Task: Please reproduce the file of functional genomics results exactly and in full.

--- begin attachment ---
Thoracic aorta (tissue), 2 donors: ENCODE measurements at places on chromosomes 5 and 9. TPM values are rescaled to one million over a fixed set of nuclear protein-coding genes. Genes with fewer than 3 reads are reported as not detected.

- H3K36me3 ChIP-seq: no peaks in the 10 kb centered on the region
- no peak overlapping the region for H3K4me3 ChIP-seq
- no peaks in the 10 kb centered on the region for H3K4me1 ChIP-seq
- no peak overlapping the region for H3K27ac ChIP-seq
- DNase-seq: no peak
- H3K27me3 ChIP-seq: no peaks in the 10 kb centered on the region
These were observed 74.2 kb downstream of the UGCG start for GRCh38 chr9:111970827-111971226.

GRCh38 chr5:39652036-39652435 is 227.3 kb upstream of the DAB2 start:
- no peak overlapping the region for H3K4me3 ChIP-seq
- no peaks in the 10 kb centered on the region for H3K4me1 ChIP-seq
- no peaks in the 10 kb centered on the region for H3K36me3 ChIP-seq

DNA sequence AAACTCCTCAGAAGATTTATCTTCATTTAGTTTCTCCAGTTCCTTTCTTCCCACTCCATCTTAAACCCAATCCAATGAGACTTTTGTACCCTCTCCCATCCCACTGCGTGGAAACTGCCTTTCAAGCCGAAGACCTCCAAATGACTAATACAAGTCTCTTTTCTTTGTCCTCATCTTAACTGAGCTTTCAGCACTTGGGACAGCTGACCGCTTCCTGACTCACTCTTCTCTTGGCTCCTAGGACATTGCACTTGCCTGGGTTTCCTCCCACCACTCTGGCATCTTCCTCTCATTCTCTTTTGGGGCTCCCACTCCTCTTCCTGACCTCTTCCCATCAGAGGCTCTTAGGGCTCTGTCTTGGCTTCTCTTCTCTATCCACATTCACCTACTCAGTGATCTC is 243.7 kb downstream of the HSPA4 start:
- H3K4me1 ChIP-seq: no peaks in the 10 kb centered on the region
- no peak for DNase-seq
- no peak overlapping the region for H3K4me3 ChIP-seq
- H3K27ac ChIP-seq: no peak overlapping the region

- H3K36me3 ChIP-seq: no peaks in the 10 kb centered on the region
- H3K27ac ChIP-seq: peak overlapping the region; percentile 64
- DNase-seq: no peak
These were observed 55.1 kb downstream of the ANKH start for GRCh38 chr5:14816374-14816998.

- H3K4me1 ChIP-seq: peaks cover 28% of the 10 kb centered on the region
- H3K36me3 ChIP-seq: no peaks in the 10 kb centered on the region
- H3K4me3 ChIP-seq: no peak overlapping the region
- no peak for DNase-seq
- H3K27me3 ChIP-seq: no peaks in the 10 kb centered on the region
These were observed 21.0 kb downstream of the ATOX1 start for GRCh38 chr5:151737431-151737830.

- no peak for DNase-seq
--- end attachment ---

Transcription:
Thoracic aorta (tissue), 2 donors: ENCODE measurements at places on chromosomes 5 and 9. TPM values are rescaled to one million over a fixed set of nuclear protein-coding genes. Genes with fewer than 3 reads are reported as not detected.

- H3K36me3 ChIP-seq: no peaks in the 10 kb centered on the region
- no peak overlapping the region for H3K4me3 ChIP-seq
- no peaks in the 10 kb centered on the region for H3K4me1 ChIP-seq
- no peak overlapping the region for H3K27ac ChIP-seq
- DNase-seq: no peak
- H3K27me3 ChIP-seq: no peaks in the 10 kb centered on the region
These were observed 74.2 kb downstream of the UGCG start for GRCh38 chr9:111970827-111971226.

GRCh38 chr5:39652036-39652435 is 227.3 kb upstream of the DAB2 start:
- no peak overlapping the region for H3K4me3 ChIP-seq
- no peaks in the 10 kb centered on the region for H3K4me1 ChIP-seq
- no peaks in the 10 kb centered on the region for H3K36me3 ChIP-seq

DNA sequence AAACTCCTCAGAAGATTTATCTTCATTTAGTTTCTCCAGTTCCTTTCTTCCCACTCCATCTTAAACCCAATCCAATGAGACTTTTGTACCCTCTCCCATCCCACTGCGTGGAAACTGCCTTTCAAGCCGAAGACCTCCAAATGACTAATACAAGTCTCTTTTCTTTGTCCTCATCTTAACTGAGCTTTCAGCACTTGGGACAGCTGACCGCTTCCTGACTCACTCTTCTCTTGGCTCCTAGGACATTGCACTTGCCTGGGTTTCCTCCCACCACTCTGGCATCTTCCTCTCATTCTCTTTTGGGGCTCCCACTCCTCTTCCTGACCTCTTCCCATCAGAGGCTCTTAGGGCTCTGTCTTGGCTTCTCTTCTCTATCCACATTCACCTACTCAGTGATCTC is 243.7 kb downstream of the HSPA4 start:
- H3K4me1 ChIP-seq: no peaks in the 10 kb centered on the region
- no peak for DNase-seq
- no peak overlapping the region for H3K4me3 ChIP-seq
- H3K27ac ChIP-seq: no peak overlapping the region

- H3K36me3 ChIP-seq: no peaks in the 10 kb centered on the region
- H3K27ac ChIP-seq: peak overlapping the region; percentile 64
- DNase-seq: no peak
These were observed 55.1 kb downstream of the ANKH start for GRCh38 chr5:14816374-14816998.

- H3K4me1 ChIP-seq: peaks cover 28% of the 10 kb centered on the region
- H3K36me3 ChIP-seq: no peaks in the 10 kb centered on the region
- H3K4me3 ChIP-seq: no peak overlapping the region
- no peak for DNase-seq
- H3K27me3 ChIP-seq: no peaks in the 10 kb centered on the region
These were observed 21.0 kb downstream of the ATOX1 start for GRCh38 chr5:151737431-151737830.

- no peak for DNase-seq